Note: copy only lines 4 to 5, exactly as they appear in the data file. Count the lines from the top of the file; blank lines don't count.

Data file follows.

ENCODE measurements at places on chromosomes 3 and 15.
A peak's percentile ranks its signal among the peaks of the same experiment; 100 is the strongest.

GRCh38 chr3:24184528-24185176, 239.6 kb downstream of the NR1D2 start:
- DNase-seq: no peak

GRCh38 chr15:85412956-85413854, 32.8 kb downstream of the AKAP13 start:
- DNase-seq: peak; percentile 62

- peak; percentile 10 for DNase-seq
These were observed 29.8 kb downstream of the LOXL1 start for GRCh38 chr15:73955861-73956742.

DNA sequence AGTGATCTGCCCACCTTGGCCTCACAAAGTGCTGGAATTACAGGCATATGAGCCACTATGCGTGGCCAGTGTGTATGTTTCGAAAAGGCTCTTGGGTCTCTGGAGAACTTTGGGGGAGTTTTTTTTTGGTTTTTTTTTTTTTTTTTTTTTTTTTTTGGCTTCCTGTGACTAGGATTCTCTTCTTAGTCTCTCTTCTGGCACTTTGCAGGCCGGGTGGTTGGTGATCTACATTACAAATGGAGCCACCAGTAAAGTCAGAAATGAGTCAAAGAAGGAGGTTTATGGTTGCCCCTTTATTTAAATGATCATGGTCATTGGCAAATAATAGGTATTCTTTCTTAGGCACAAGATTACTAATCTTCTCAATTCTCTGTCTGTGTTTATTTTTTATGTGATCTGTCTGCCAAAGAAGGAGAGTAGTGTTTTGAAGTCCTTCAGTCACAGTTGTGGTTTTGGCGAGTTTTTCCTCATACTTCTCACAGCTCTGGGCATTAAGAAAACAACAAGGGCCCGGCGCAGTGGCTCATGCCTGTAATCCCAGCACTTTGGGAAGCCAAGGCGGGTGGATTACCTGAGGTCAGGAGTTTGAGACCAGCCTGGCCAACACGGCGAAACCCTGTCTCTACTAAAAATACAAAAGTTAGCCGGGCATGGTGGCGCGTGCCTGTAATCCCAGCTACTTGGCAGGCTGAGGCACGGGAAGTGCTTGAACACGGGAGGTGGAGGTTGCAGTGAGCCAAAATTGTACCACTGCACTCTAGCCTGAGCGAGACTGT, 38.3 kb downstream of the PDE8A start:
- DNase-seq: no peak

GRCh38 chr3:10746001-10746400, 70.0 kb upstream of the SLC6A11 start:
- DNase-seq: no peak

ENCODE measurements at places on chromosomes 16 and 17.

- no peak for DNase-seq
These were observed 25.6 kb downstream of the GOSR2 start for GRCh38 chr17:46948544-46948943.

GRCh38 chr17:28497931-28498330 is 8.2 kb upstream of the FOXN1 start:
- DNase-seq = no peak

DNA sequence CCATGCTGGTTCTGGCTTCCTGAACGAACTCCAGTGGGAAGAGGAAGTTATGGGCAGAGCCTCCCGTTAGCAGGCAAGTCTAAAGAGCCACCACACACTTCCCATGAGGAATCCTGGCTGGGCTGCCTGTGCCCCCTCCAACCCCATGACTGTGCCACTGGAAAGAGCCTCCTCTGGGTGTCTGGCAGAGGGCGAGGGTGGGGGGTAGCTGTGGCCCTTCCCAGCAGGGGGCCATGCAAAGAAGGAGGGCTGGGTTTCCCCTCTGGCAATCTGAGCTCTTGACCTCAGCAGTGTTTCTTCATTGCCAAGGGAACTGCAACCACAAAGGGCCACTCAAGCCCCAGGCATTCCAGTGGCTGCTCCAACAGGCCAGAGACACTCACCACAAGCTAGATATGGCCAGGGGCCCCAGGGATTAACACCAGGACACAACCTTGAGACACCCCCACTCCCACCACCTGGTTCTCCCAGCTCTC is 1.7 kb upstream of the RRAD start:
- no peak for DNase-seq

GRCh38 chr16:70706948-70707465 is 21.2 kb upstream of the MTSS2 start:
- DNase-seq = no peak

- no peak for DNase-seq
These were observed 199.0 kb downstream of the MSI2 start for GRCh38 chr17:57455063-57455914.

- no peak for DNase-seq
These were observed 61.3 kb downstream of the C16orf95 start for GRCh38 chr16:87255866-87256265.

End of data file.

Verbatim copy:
- DNase-seq: no peak

GRCh38 chr15:85412956-85413854, 32.8 kb downstream of the AKAP13 start: